NORTH PROVIDENCE – Mayor Charles Lombardi says his top goal in 2022 is for town residents to stay safe and healthy.

After a successful vaccine clinic on Dec. 28 at North Providence High School, where some 400 people received Moderna and Pfizer vaccines and boosters, Lombardi said he’d like to continue running similar events through the early part of 2022, establishing vaccine clinics weekly and COVID testing daily at a specific site.

Even if it has to happen at the old safety building on Mineral Spring Avenue, Lombardi said he thinks it’s important to find a way to keep this effort going to get through this crisis and keep the town as healthy as possible, so people can continue on with their lives.

Lombardi, who is a longtime ally of Gov. Dan McKee, said the goal to establish the site is a response to people wanting it and needing it. He stopped short of laying the blame for testing delays on the state level at the feet of state leaders, saying the state is waiting on a shipload of testing kits to deliver to communities.

“Would I like to see it done a little quicker? Absolutely,” he said, which he said is why he’s talking with Fire Chief John Silva about how they can accomplish something on that front.

The mayor, detailing some of his other substantial target points in the year ahead, said some of the top jobs of a mayor are to make sure the town has the best possible services and “continues to be pro-business, because that helps the town’s economy.”

Asked if he expects any kind of tax increase this year, given the substantial influx of federal stimulus dollars and the various sources of revenue that are coming online, including selling off properties, Lombardi said he has no expectation of an increase, continuing a trend from the past few years. The mayor said he doesn’t currently see a lot of chance to move too far down the list of the state’s most-taxed communities, as he stated in a 2016 campaign goal, unless the town actually decreases taxes, which he doesn’t see happening. The town continues to see homes sold at the second-fastest rate in the state, he said.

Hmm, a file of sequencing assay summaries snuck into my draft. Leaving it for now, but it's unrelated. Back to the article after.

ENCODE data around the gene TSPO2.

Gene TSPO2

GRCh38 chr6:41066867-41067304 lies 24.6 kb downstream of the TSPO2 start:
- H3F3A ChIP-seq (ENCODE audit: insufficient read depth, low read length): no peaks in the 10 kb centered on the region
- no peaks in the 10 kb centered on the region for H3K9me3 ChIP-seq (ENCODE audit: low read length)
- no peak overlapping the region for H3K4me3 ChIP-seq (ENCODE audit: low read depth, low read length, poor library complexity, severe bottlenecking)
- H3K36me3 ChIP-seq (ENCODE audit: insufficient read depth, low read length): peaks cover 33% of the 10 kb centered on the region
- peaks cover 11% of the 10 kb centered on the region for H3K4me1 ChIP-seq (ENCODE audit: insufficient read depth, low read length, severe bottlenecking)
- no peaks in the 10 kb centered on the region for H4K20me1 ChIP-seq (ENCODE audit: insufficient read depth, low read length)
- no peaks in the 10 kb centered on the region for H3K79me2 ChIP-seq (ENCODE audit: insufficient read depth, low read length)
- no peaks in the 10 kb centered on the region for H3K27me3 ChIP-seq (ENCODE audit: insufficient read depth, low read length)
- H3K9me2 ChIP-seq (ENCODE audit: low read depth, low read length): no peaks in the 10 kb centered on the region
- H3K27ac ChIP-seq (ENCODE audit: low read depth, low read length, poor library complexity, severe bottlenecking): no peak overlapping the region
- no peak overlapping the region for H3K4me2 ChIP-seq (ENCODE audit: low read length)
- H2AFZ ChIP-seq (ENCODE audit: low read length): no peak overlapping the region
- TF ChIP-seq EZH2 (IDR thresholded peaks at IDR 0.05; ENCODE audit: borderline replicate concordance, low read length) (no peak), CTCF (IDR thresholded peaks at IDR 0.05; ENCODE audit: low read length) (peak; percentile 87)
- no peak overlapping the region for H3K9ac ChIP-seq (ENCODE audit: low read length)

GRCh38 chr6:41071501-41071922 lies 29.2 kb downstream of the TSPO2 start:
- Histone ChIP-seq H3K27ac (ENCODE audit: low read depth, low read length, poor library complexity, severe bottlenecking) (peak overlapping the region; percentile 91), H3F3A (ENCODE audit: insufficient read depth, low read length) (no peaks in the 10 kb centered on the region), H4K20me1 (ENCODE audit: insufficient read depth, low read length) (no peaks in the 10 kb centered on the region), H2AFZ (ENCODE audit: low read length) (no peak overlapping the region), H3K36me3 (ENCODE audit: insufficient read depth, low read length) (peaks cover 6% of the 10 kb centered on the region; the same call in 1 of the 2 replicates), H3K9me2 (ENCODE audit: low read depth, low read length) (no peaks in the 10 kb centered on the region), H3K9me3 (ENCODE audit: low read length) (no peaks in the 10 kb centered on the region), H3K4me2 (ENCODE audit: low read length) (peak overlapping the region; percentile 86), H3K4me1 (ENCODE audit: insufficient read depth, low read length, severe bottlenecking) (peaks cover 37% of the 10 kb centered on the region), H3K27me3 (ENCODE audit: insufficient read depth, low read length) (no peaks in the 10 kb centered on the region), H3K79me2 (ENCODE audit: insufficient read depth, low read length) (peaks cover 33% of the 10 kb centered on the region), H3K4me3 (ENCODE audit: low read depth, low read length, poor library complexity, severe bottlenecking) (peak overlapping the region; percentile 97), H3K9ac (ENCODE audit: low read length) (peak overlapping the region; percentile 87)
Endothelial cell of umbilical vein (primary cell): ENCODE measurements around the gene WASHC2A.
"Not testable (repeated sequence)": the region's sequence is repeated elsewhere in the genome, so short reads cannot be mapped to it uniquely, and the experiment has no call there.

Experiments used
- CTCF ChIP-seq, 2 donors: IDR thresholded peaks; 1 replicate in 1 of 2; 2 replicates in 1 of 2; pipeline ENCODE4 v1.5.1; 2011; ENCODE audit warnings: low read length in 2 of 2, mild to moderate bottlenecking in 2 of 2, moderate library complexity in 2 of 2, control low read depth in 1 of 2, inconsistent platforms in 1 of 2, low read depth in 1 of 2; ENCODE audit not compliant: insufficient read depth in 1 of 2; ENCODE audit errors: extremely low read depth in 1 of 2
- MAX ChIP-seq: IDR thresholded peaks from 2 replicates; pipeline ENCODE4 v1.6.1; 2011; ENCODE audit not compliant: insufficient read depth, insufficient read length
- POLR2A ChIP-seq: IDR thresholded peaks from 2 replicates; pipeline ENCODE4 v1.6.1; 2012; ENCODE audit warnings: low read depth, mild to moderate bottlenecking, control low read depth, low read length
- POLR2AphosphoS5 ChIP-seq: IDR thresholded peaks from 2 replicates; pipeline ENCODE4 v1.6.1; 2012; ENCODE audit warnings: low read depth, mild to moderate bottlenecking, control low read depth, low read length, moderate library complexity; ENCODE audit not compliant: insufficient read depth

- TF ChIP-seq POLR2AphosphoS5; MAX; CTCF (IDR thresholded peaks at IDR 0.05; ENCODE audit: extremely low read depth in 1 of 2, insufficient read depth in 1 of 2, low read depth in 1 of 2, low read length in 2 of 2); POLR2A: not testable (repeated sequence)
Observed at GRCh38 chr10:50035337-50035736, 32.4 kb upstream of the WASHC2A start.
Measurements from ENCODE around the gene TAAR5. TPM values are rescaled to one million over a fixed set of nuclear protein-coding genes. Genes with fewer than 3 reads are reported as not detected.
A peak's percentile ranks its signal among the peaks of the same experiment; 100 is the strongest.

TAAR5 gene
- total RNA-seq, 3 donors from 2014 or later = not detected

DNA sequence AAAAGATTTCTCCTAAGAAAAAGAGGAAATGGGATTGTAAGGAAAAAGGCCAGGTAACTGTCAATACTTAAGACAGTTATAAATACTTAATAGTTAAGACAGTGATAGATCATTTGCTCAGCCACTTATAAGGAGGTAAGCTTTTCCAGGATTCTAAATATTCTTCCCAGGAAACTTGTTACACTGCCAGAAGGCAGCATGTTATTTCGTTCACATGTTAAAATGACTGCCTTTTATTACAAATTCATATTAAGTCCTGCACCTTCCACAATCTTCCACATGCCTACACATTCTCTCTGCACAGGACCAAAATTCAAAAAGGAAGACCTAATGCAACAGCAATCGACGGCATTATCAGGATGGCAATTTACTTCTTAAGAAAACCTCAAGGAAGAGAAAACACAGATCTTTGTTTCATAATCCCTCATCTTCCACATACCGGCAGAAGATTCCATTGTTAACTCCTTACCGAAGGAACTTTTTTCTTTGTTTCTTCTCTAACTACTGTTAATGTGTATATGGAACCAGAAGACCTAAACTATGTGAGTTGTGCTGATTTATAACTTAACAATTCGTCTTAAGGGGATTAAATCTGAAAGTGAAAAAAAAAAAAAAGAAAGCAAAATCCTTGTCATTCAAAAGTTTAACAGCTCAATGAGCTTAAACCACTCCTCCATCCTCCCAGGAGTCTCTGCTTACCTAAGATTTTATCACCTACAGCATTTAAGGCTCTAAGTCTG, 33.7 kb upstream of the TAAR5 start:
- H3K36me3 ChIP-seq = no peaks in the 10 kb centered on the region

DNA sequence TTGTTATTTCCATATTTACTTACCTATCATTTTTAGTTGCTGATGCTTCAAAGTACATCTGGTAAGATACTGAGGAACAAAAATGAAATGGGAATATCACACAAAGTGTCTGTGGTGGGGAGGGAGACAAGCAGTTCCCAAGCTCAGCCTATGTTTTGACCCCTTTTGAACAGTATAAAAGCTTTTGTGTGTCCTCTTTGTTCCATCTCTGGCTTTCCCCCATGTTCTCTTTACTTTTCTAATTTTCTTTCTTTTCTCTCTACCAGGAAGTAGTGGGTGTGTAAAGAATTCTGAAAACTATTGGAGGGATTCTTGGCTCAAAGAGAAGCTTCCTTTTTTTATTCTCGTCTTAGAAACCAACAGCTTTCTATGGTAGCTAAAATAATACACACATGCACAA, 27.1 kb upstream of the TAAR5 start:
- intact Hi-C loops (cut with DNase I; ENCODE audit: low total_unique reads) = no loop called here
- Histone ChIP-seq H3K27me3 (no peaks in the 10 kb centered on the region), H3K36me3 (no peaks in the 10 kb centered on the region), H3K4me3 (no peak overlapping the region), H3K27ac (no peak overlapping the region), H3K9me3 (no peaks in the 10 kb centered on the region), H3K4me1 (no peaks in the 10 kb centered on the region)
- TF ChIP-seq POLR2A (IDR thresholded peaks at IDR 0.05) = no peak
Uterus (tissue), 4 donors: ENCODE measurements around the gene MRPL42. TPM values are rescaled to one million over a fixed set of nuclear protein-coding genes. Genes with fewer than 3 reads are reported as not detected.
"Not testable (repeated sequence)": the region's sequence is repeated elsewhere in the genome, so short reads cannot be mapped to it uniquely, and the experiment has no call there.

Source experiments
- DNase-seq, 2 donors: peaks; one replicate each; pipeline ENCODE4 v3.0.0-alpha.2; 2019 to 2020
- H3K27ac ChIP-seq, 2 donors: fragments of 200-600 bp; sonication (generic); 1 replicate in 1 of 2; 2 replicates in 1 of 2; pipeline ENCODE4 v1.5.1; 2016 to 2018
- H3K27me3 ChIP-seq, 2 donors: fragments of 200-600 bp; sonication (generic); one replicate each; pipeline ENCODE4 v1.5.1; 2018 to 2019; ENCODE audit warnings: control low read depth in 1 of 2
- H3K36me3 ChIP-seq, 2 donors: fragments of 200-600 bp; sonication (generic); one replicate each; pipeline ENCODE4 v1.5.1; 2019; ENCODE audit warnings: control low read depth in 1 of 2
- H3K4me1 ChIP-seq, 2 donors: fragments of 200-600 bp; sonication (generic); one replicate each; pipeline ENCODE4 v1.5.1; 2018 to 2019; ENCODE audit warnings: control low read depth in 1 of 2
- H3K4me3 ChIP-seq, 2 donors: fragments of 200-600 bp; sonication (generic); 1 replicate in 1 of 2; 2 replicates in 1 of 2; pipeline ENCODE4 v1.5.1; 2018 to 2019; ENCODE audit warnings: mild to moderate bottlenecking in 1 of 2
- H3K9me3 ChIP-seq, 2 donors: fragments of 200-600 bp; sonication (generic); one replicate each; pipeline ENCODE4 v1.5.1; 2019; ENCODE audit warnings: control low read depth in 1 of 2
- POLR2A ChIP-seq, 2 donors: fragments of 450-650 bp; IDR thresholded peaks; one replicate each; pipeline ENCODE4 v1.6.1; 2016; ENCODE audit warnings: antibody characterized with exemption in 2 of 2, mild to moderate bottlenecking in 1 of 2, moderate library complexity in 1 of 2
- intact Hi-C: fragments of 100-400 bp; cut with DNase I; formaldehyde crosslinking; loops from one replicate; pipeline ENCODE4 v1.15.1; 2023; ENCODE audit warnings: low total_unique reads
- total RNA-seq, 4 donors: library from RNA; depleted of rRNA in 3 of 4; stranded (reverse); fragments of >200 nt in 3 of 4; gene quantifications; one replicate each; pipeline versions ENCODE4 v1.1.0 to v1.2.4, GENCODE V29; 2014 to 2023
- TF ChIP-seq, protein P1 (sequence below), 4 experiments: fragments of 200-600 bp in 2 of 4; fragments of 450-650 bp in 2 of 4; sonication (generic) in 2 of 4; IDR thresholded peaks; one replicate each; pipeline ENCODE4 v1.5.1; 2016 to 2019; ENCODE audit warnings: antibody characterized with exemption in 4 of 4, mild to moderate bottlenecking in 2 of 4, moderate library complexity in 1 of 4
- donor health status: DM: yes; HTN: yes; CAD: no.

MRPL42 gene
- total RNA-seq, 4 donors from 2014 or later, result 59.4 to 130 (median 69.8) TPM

The redevelopment of the old safety complex, construction of a new animal shelter, and improvement of the town’s newly acquired recreation spaces, including Coletti Farm and Pate Farm, are all top priorities in the year ahead, said Lombardi, as is the creation of the first full-blown handicapped-accessible playground in the area at Josephine and June Streets in Marieville.

Playground equipment is due to be delivered this week, he said, and the town is waiting to hear good news on the flexibility it is seeking on spending federal stimulus funds on the recreation upgrades.

Also in 2022, the mayor said he plans to continue working with the Rhode Island Department of Transportation to remodel the Centredale traffic pattern, including a change that would allow drivers to turn left on the Centredale bypass off Mineral Spring Avenue and straight down to the roundabout at Smith Street and Woonasquatucket Avenue. State officials haven’t shown much opposition to the idea, he said, and the town will soon be sending some drawings to the state to better explain the plans.

North Providence’s biggest obstacle continues to be its lack of space all over town brought on by 40 to 50 years of bad planning, said Lombardi, and his theme again this year will be to “try to make it work with what we have.”

(1) comment


"no expectation of an increase, continuing a trend from the past few years"

Building budgets on one time money is a recipe for failure in the future. Big tax increases coming in future years, just to maintain current levels of spending

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